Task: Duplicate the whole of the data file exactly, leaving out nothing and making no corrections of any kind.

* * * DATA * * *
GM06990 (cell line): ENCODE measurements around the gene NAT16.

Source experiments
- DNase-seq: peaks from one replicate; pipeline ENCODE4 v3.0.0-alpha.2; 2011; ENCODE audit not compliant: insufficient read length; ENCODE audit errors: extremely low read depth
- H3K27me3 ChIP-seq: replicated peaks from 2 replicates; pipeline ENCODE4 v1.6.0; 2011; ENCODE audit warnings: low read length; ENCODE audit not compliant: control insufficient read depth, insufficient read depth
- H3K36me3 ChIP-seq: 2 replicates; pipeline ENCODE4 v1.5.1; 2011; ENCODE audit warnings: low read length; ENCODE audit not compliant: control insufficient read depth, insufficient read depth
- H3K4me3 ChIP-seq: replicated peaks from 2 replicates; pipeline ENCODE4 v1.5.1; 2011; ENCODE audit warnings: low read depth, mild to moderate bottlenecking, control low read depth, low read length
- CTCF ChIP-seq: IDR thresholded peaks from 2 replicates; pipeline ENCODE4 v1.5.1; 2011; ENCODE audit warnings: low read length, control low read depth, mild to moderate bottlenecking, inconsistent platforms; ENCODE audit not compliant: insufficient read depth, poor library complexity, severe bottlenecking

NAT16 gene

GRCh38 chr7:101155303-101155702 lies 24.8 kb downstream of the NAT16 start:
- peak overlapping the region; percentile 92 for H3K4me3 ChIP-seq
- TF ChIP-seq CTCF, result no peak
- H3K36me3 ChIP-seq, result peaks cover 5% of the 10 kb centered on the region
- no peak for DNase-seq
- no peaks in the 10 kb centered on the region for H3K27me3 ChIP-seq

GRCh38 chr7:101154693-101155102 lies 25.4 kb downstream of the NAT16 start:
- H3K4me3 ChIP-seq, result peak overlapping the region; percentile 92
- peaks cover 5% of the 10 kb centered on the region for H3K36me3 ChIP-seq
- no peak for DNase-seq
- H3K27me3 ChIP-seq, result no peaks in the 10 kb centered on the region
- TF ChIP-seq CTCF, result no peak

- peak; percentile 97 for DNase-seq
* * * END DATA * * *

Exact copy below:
GM06990 (cell line): ENCODE measurements around the gene NAT16.

Source experiments
- DNase-seq: peaks from one replicate; pipeline ENCODE4 v3.0.0-alpha.2; 2011; ENCODE audit not compliant: insufficient read length; ENCODE audit errors: extremely low read depth
- H3K27me3 ChIP-seq: replicated peaks from 2 replicates; pipeline ENCODE4 v1.6.0; 2011; ENCODE audit warnings: low read length; ENCODE audit not compliant: control insufficient read depth, insufficient read depth
- H3K36me3 ChIP-seq: 2 replicates; pipeline ENCODE4 v1.5.1; 2011; ENCODE audit warnings: low read length; ENCODE audit not compliant: control insufficient read depth, insufficient read depth
- H3K4me3 ChIP-seq: replicated peaks from 2 replicates; pipeline ENCODE4 v1.5.1; 2011; ENCODE audit warnings: low read depth, mild to moderate bottlenecking, control low read depth, low read length
- CTCF ChIP-seq: IDR thresholded peaks from 2 replicates; pipeline ENCODE4 v1.5.1; 2011; ENCODE audit warnings: low read length, control low read depth, mild to moderate bottlenecking, inconsistent platforms; ENCODE audit not compliant: insufficient read depth, poor library complexity, severe bottlenecking

NAT16 gene

GRCh38 chr7:101155303-101155702 lies 24.8 kb downstream of the NAT16 start:
- peak overlapping the region; percentile 92 for H3K4me3 ChIP-seq
- TF ChIP-seq CTCF, result no peak
- H3K36me3 ChIP-seq, result peaks cover 5% of the 10 kb centered on the region
- no peak for DNase-seq
- no peaks in the 10 kb centered on the region for H3K27me3 ChIP-seq

GRCh38 chr7:101154693-101155102 lies 25.4 kb downstream of the NAT16 start:
- H3K4me3 ChIP-seq, result peak overlapping the region; percentile 92
- peaks cover 5% of the 10 kb centered on the region for H3K36me3 ChIP-seq
- no peak for DNase-seq
- H3K27me3 ChIP-seq, result no peaks in the 10 kb centered on the region
- TF ChIP-seq CTCF, result no peak

- peak; percentile 97 for DNase-seq